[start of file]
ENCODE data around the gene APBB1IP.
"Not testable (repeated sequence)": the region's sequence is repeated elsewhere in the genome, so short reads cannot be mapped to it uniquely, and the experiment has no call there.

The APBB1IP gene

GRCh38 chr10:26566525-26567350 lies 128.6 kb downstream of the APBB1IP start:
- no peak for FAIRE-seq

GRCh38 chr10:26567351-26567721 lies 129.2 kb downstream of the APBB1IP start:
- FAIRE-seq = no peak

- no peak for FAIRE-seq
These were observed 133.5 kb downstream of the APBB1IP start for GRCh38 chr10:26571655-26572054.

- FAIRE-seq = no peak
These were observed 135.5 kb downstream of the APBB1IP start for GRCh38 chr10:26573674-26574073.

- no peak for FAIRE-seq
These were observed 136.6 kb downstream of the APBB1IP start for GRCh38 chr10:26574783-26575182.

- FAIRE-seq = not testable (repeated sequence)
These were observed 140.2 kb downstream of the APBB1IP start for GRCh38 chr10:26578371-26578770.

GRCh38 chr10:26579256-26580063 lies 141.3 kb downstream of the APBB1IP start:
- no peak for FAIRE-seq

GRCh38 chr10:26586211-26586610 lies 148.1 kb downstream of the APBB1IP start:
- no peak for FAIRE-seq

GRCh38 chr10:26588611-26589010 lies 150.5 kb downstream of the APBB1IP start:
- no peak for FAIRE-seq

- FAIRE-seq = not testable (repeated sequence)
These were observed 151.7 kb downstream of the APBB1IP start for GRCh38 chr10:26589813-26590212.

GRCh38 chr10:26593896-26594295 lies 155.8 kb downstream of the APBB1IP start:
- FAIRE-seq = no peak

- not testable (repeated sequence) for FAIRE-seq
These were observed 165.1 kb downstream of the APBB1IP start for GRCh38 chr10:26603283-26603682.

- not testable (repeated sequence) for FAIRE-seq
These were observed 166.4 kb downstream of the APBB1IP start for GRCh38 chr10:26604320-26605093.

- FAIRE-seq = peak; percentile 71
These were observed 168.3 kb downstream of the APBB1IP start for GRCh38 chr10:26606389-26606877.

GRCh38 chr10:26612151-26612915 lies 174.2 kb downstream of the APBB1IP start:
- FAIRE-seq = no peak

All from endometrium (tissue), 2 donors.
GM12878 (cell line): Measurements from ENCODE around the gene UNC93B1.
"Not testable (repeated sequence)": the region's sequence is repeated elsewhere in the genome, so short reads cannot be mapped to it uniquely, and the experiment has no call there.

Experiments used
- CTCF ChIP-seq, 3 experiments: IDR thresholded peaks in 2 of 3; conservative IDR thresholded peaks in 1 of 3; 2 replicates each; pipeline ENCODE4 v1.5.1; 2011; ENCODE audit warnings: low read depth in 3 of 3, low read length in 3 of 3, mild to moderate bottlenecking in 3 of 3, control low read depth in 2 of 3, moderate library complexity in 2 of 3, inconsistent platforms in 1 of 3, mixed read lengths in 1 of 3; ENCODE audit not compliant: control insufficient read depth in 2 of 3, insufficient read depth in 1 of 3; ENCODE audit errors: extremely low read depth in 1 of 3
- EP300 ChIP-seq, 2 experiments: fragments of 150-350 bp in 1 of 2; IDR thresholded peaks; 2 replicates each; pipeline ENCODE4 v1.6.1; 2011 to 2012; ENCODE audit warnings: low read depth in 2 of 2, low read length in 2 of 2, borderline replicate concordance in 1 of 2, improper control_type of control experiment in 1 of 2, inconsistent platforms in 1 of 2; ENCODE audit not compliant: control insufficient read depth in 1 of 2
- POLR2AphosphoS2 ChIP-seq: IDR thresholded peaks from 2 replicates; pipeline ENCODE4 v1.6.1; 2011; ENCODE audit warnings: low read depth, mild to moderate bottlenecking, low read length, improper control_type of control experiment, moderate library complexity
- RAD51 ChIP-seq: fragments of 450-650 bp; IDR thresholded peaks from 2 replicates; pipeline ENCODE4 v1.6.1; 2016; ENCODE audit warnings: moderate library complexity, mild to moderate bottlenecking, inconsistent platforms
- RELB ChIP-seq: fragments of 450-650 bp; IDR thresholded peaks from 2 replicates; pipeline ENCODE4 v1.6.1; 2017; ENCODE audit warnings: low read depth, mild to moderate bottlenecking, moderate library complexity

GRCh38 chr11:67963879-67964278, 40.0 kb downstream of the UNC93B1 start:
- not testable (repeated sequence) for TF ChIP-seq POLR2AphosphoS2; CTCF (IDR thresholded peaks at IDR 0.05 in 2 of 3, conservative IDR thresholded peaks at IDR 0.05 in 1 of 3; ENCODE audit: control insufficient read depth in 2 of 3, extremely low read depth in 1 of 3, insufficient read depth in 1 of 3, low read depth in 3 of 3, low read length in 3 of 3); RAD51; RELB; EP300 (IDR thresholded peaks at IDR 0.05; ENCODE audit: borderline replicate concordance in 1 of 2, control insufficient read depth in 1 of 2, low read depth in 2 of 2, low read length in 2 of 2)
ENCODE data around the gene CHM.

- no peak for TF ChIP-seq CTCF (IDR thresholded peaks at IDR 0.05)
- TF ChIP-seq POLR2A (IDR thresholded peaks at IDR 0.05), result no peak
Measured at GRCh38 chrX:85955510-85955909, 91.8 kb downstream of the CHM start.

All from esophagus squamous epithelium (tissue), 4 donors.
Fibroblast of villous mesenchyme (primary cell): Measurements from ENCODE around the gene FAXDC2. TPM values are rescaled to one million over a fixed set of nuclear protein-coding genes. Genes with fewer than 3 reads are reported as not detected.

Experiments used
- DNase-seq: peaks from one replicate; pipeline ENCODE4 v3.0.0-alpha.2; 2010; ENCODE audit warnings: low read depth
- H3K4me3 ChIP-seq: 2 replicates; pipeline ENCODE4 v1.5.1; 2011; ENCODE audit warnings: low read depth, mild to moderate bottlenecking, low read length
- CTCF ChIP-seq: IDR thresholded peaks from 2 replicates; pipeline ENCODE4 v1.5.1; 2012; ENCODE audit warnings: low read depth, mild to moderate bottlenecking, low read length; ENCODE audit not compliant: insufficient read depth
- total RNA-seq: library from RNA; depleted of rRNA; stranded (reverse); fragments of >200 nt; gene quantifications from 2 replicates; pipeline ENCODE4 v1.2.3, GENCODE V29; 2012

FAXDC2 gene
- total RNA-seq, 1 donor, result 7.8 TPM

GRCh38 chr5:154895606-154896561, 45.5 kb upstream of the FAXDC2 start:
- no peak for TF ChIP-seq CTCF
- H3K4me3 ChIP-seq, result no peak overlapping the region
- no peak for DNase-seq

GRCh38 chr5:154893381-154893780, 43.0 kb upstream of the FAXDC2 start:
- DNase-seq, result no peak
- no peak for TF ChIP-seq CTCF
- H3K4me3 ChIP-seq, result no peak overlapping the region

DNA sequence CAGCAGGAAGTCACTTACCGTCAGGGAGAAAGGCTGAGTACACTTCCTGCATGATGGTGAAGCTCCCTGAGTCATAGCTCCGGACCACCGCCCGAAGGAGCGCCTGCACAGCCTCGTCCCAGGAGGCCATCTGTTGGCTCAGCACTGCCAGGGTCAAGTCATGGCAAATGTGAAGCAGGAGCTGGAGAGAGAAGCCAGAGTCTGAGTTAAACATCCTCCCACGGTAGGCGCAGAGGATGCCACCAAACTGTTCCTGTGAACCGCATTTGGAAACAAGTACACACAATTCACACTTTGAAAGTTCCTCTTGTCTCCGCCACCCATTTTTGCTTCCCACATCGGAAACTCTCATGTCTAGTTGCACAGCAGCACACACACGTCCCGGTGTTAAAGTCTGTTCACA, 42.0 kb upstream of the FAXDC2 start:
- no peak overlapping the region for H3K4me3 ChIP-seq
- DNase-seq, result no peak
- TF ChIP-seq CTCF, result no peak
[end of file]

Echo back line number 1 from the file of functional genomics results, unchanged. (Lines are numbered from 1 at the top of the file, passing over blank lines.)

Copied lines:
ENCODE data around the gene APBB1IP.